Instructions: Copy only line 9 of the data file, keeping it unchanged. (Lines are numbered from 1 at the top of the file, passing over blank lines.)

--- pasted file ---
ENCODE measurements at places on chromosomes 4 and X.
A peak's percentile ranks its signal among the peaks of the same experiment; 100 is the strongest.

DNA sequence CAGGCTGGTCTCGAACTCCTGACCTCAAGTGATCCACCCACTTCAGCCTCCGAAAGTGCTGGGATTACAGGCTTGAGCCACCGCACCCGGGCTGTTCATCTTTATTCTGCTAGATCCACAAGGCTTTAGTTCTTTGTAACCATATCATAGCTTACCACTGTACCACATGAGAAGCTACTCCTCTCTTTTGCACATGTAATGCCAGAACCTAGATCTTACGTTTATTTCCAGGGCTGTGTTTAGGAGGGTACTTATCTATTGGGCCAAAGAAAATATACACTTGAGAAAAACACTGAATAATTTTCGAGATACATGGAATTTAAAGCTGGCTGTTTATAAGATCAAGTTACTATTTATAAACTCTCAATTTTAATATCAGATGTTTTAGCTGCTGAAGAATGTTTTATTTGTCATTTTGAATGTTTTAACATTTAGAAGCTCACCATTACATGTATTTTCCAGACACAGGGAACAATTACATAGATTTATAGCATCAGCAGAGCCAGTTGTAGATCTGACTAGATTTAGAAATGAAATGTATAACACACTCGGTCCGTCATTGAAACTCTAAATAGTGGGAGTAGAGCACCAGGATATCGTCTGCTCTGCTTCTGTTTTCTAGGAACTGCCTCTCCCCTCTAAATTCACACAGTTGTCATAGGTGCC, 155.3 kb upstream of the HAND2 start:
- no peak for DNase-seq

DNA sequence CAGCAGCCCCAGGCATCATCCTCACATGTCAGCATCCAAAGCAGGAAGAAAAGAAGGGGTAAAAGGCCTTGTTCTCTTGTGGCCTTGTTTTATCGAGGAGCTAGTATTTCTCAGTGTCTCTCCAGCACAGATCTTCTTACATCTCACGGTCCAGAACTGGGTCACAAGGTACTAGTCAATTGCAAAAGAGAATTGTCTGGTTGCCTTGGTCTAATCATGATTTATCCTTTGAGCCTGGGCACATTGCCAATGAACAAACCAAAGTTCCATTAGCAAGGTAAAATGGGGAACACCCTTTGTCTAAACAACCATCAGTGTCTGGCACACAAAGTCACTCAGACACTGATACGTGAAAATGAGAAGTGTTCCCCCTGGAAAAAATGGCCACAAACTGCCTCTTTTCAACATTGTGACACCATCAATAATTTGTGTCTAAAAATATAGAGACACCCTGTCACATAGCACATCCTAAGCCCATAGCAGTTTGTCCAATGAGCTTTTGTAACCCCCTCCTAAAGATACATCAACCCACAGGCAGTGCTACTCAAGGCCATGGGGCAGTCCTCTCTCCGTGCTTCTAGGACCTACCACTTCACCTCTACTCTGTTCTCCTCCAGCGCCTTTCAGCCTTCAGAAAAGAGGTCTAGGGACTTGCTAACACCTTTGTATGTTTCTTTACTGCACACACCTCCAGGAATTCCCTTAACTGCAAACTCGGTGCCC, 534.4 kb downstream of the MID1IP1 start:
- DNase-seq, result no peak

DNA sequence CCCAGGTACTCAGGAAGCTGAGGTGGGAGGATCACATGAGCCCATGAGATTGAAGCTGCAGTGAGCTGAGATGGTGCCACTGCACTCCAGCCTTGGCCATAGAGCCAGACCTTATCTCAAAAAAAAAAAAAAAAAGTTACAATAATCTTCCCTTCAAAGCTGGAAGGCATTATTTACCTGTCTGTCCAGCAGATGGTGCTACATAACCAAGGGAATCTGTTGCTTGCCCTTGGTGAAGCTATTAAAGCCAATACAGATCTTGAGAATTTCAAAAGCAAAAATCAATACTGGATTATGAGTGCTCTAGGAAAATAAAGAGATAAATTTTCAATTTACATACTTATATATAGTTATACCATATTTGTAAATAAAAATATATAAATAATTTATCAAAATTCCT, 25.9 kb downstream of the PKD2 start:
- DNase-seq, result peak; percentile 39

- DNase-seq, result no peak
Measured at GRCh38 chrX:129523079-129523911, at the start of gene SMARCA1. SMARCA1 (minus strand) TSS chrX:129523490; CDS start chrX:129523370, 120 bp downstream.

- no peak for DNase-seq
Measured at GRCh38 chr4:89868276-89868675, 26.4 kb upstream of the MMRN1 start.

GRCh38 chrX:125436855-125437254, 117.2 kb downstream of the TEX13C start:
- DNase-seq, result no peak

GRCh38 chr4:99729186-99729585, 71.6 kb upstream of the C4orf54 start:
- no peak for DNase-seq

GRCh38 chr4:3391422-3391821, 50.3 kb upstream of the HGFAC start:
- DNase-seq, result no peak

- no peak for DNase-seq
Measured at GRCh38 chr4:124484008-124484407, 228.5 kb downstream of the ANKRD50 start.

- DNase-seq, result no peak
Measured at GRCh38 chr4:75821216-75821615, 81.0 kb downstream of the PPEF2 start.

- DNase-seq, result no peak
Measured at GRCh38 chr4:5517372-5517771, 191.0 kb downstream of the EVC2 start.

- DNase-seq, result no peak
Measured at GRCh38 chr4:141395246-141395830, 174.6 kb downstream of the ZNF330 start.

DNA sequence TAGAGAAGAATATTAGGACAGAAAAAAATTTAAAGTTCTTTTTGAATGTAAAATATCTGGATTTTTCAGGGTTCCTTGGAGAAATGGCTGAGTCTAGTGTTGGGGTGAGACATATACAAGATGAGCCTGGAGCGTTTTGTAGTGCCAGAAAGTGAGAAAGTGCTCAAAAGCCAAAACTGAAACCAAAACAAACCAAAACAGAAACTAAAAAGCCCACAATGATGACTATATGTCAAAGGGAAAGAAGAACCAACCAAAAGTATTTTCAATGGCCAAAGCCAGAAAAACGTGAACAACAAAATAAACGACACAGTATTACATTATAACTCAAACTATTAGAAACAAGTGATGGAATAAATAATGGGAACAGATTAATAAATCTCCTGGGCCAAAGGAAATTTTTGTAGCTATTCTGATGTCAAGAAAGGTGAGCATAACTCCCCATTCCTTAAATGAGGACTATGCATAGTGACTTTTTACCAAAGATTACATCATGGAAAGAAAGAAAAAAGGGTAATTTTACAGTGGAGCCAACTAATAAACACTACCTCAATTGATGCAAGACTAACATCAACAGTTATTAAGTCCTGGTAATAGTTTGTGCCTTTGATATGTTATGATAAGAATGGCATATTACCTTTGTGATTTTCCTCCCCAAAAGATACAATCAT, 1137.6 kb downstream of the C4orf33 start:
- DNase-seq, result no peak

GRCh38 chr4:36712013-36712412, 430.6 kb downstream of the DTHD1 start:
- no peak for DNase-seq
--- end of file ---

- DNase-seq, result no peak